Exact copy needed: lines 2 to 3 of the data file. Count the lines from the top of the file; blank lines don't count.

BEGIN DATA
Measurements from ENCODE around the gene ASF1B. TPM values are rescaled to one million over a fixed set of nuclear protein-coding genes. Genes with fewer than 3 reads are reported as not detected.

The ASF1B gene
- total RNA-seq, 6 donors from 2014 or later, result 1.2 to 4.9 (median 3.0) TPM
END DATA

The ASF1B gene
- total RNA-seq, 6 donors from 2014 or later, result 1.2 to 4.9 (median 3.0) TPM